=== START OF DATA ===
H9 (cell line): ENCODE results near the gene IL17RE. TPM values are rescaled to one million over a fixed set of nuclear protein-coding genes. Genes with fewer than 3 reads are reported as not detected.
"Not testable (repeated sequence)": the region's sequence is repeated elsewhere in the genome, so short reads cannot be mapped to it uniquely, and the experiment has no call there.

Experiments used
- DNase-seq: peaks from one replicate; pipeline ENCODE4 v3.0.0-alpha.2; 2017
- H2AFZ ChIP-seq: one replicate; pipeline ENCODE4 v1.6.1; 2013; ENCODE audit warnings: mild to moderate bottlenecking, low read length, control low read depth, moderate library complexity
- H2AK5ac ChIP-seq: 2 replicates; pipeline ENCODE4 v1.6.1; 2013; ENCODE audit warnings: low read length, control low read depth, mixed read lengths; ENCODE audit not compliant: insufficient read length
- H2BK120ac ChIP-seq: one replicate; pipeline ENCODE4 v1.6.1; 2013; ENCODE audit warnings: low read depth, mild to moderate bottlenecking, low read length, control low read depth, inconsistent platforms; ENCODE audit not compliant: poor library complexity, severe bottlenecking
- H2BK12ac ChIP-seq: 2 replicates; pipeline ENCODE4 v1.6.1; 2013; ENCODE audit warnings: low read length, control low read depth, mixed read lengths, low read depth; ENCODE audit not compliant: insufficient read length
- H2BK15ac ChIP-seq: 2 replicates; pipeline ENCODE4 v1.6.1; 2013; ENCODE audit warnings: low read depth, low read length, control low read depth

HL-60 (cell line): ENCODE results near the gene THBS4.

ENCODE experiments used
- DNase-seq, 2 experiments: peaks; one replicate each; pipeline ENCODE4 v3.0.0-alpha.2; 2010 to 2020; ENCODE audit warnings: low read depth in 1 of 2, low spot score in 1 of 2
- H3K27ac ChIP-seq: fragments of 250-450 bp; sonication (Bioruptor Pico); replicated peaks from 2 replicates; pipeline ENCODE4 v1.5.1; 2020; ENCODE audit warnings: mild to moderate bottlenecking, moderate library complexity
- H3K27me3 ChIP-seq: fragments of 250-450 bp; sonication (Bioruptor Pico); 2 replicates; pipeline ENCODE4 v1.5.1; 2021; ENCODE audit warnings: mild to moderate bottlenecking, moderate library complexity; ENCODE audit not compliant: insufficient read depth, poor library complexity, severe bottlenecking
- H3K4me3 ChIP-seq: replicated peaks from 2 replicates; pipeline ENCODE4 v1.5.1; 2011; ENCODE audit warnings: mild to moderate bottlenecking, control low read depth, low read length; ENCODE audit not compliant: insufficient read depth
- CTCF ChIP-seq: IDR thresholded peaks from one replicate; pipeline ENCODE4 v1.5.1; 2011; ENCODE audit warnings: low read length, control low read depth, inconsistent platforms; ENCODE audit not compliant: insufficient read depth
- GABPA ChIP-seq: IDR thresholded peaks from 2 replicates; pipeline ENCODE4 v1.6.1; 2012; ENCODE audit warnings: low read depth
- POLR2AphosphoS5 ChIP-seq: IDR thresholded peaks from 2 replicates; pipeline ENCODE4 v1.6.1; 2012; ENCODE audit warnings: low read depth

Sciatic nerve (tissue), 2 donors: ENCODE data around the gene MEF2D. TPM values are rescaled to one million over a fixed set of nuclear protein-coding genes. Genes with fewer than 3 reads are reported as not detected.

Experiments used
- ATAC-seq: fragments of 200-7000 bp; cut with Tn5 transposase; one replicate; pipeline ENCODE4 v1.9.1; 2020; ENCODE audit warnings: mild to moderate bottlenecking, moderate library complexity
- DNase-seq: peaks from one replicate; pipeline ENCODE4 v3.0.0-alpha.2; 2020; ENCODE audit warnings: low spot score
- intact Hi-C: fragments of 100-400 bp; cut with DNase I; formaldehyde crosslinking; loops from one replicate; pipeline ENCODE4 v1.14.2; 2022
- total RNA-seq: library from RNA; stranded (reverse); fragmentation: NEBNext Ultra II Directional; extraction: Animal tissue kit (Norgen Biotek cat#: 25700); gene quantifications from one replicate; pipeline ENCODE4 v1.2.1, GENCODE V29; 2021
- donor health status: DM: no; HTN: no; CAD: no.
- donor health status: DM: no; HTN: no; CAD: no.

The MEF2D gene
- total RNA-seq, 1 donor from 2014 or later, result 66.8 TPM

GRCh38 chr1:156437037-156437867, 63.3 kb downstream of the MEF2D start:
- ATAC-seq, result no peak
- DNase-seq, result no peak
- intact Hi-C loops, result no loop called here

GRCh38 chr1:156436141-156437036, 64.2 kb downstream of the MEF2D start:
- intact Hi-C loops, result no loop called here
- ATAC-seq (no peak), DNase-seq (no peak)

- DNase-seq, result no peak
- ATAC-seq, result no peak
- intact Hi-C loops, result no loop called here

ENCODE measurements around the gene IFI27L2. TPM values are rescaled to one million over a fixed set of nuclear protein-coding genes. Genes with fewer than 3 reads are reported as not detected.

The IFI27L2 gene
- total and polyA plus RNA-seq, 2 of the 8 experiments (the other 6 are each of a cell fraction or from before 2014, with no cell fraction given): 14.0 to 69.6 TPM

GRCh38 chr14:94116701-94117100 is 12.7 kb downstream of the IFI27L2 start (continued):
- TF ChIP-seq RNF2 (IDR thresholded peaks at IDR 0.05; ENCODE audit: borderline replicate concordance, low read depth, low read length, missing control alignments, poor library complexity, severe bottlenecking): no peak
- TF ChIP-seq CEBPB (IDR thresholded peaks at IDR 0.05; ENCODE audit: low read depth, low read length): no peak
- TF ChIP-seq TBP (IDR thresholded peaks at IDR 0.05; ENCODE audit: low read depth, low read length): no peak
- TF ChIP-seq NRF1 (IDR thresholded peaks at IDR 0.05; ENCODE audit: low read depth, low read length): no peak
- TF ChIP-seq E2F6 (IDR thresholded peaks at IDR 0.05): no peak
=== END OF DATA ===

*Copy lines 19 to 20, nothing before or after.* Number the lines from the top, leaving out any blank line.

Sciatic nerve (tissue), 2 donors: ENCODE data around the gene MEF2D. TPM values are rescaled to one million over a fixed set of nuclear protein-coding genes. Genes with fewer than 3 reads are reported as not detected.

Experiments used